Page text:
Suicide

From huffingtonpost.ca

Suicide is not an easy conversation. Period. It is weighted with the feelings of real or perceived judgment and taboo.

Survivors search for answers and clues about the thoughts and feelings behind their loved one’s choice to irrevocably end it all. How could this be? Why did this happen? What caused this? What was the tipping point? Didn’t you love me and the kids enough to stay? What could I have done differently? Why aren’t you here?

You know it was their choice, but you still feel responsible — in a conflicted, connected way — and wonder if you could have done anything to change the outcome. Continue reading

From theglobeandmail.com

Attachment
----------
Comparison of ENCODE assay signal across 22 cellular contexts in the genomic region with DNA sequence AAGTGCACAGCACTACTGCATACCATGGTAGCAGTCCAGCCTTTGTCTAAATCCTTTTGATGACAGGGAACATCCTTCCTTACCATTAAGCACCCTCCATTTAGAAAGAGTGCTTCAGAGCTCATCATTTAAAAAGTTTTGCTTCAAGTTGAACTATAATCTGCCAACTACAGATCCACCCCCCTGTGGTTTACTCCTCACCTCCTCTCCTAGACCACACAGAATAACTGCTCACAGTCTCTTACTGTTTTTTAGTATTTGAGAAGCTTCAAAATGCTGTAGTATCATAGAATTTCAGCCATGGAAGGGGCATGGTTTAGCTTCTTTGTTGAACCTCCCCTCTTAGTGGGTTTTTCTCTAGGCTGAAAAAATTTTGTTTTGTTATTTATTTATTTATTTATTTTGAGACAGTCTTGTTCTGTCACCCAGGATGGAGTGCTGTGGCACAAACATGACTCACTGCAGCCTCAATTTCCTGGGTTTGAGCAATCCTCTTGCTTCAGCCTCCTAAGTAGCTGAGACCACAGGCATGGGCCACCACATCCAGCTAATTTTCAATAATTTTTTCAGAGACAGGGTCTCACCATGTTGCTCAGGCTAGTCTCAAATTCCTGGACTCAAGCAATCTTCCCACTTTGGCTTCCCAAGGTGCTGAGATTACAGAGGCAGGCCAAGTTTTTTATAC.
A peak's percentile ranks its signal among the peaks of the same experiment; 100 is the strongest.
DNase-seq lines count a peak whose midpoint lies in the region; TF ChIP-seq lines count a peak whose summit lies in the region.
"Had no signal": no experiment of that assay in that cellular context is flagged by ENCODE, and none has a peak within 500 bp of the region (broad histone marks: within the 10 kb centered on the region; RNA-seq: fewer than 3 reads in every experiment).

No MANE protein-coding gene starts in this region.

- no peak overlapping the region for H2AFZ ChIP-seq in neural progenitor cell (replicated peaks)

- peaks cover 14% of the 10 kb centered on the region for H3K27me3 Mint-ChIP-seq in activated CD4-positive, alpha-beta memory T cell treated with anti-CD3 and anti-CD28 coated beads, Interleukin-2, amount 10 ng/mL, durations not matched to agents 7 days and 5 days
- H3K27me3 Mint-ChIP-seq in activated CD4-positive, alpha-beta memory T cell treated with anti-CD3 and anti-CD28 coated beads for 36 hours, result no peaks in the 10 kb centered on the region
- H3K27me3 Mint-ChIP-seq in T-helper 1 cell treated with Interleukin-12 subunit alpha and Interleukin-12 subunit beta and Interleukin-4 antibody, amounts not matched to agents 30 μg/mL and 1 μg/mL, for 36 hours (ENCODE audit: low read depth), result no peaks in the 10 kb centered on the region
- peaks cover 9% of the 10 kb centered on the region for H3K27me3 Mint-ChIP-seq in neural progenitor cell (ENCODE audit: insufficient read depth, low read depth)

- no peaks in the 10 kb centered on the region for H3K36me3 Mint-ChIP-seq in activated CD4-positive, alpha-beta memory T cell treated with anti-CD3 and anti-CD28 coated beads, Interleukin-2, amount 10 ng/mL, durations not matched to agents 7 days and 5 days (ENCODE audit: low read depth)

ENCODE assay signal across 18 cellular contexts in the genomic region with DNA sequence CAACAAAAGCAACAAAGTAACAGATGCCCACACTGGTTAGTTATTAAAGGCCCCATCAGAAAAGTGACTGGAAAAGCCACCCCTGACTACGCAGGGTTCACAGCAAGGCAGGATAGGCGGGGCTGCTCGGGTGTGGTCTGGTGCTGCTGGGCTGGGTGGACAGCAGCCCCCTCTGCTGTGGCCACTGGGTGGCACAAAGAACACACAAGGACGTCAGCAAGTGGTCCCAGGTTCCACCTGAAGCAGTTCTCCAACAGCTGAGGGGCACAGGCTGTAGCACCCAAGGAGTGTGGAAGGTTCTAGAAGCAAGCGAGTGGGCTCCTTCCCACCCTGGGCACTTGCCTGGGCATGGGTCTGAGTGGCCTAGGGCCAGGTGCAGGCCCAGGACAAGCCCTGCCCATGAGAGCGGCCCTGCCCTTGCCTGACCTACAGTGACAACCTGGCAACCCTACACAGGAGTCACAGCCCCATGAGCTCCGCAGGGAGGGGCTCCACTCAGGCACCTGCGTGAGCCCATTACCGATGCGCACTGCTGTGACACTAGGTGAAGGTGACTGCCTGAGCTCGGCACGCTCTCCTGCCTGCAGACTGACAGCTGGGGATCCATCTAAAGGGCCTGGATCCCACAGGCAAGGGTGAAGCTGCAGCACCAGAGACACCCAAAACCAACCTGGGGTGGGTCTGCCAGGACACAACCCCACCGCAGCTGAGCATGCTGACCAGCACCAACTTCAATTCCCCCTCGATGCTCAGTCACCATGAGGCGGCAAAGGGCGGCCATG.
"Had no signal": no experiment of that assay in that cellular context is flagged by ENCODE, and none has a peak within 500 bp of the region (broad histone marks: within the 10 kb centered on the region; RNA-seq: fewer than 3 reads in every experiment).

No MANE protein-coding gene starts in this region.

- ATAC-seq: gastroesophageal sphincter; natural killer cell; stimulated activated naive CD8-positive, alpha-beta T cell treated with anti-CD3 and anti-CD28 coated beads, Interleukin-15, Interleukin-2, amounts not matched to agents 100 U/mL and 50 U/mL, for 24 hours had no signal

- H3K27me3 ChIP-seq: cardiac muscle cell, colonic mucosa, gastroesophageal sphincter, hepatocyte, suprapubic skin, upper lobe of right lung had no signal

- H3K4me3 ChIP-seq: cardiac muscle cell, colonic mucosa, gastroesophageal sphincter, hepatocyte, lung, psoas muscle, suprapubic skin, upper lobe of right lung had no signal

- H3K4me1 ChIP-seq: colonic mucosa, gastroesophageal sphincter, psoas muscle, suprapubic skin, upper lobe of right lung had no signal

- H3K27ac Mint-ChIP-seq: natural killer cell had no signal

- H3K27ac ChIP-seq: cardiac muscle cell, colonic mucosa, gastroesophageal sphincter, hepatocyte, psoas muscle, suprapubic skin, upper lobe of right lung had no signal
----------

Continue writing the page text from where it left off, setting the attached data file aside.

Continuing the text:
Eric Windeler is the founder and executive director of Jack.org.

The way Canada’s young people view mental health is changing. As employers, we need to prepare ourselves to follow the lead of the youngest members of our work force.

Five years ago, our son, Jack, was a student at Queen’s University. We didn’t know it then, but Jack was struggling with depression. In 2010, young people weren’t talking about mental health the way they are now. So Jack suffered in silence, and we lost him to suicide. Continue reading